Free Markets, Free People


SCOTUS supports state’s right to impose penalties on businesses who hire illegal immigrants

In a decision today, the Supreme Court basically upheld the portion of the Arizona state law that sanctions employers who hire illegal immigrants:

The 5-3 decision upholds the Legal Arizona Workers Act of 2007 and its so-called business death penalty for employers who are caught repeatedly hiring illegal immigrants. The state law also requires employers to check the federal E-Verify system before hiring new workers, a provision that was also upheld Thursday.

[…]

Thursday’s decision is a defeat for the U.S. Chamber of Commerce, several civil-rights groups and the Obama administration, all of whom opposed the Arizona law and its sanctions on employers. They argued that federal law said states may not impose "civil or criminal sanctions" on employers.

This ruling boosts state’s arguments that they have at least some rights in terms of controlling illegal immigration (particularly when the federal government refuses to act).  The three dissenters disagreed:

In dissent were Justices Stephen G. Breyer, Ruth Bader Ginsburg and Sonia Sotomayor. They said federal law prohibited states from imposing their own immigration-related rules on employers. Justice Elena Kagan sat out the case.

Of course federal law prohibits, or tries to prohibit such rules by states, but the court just changed that, didn’t they?  It gives states back some of their rights and reduces the power of the federal government in an area where I think it’s power needed to be reduced, particularly since it appears the problem is out of control with the fed in charge.

I have mixed feelings about the so-called “death penalty” for businesses.  I assume, or at least hope that there are appeals, etc. before it is finally imposed because such a penalty effects more than just the business owners in many cases.

By ruling that the states have the right to impose such a penalty though, illegal immigrants will find gaining employment much harder than it was before as there are few businesses who are going to figure that saving a little money hiring an illegal is worth the “death penalty” if caught.

Oh … and to save the drive by commenters the trouble – being against “illegal immigration”, note the term emphasized, does not mean one is against “immigration”, thankyouverymuch.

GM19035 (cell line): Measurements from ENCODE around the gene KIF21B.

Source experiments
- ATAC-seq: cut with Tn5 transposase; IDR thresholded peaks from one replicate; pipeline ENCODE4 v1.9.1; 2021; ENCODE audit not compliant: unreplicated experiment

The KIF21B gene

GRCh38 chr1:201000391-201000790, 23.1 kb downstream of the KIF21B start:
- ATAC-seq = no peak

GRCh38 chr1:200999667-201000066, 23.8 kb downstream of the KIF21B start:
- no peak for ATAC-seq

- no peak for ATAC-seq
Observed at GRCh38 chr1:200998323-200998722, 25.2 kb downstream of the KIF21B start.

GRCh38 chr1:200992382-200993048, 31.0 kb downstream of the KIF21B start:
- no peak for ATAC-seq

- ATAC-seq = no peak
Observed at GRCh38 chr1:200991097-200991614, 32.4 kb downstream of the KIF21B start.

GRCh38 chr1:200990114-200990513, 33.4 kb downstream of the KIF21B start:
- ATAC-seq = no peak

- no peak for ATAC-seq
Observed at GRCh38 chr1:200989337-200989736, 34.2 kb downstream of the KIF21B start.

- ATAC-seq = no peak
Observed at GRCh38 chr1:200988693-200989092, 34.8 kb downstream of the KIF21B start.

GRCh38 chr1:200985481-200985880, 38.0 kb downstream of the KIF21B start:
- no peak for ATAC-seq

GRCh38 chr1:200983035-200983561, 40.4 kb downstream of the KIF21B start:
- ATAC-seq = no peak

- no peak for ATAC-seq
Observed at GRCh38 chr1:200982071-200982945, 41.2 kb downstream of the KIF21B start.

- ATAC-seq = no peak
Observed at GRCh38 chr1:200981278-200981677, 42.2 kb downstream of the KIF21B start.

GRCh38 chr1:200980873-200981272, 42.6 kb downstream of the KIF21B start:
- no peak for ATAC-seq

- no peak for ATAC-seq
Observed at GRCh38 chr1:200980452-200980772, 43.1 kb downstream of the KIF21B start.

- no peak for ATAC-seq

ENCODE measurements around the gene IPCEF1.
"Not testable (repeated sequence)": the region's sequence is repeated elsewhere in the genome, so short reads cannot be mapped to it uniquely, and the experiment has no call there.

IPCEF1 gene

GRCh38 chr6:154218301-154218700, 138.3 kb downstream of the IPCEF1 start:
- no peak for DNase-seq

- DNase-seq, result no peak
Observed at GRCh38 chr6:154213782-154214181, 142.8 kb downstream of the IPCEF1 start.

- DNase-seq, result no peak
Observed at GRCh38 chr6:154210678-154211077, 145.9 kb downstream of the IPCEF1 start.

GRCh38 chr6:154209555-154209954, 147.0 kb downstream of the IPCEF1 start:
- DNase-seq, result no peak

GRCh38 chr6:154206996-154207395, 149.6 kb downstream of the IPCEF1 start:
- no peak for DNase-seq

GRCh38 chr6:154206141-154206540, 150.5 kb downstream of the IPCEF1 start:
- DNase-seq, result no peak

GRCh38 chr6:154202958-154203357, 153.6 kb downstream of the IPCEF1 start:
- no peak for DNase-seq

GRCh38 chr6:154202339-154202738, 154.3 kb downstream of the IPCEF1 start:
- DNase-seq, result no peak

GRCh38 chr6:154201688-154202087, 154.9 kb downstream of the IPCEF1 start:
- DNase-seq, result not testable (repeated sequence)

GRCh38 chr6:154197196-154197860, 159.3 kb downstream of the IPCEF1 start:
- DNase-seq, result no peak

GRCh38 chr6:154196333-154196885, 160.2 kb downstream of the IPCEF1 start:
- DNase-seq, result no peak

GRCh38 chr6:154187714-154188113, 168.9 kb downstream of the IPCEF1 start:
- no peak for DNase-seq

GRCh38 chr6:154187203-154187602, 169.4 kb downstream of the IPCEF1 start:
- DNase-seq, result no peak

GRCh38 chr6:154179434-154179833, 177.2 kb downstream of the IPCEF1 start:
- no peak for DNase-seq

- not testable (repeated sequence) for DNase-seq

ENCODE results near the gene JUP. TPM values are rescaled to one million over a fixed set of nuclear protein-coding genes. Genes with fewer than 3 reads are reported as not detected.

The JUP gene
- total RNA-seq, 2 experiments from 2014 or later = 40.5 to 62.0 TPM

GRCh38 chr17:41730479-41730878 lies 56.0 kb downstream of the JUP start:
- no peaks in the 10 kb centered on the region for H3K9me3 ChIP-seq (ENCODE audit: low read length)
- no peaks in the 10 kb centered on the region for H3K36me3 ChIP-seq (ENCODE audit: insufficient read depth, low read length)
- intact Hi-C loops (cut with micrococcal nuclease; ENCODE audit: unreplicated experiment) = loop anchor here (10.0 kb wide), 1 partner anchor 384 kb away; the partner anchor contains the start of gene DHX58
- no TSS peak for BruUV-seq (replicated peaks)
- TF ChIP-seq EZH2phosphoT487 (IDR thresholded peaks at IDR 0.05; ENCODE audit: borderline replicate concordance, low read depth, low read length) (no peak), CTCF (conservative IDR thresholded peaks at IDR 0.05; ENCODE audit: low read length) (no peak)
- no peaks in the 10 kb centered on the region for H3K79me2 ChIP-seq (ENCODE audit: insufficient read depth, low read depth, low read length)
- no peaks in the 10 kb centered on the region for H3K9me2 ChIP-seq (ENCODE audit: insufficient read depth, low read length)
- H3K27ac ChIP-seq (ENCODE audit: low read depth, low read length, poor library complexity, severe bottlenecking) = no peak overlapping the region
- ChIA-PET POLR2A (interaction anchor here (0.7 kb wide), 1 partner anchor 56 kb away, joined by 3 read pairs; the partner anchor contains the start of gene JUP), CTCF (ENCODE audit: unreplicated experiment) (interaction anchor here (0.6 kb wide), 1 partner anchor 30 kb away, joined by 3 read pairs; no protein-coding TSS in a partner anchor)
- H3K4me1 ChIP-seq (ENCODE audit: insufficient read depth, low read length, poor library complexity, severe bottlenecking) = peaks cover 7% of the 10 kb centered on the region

~McQ

Twitter: @McQandO

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7 Responses to SCOTUS supports state’s right to impose penalties on businesses who hire illegal immigrants

  • Not quite – the finding is that a licensing penalty is acceptable precisely because the Federal law on the subject (the preemption statute) explicitly allows for licensing penalties.
    It’s not so that the Supreme Court “changed” the Federal law here – it just found that the Arizona law which was tailored to fit that exemption actually does fit it.
    The quote over at Volokh with Roberts’ opinion makes it clearer than other reports I’ve seen.

    • But the argument by the dissent to which I pointed said there was NO acceptable penalty because the fed law prohibits that. Obviously that’s incorrect as of today (i.e. there are “acceptable penalties” under law that the state can impose to slow illegal immigration).

  • I have mixed feelings about the so-called “death penalty” for businesses.  I assume, or at least hope that there are appeals, etc. before it is finally imposed because such a penalty effects more than just the business owners in many cases.
    I expect that there will ALL KINDS of due process, with penalties ramping up.  Draconian laws don’t do well in practice.  This was the genesis of “jury nullification” in our Common Law tradition.

    • Here in Arizona we have our own version of  the “Three Strikes” rule.
      On your third case of having found illegals working for you (which results in a warning)  on the first case, a 30 loss-of-license on the 2nd) AND that they were not verified, AND that you have no explanation, you lose your license for good.
      It’s not like speeding or some other trivial issue. If there are some consequences beyond the owner, just who is it that is effected?
      Others who are hold the law in disdain. That’s endemic of those cultures those workers come from.
      Gee, look at all the restrictions those future Republicans endure when they come from Cuba (and where many die along the way).

  • On the federal level, I believe the legal term is “malfeasance”.

  • They said federal law prohibited states from imposing their own immigration-related rules on employers.

    It would be fascinating to ask the three justices to point to that part of the Constitution that gives the federal government this power.

    Maybe it’s a penumbra of an emanation of a shadow of Article V or something…

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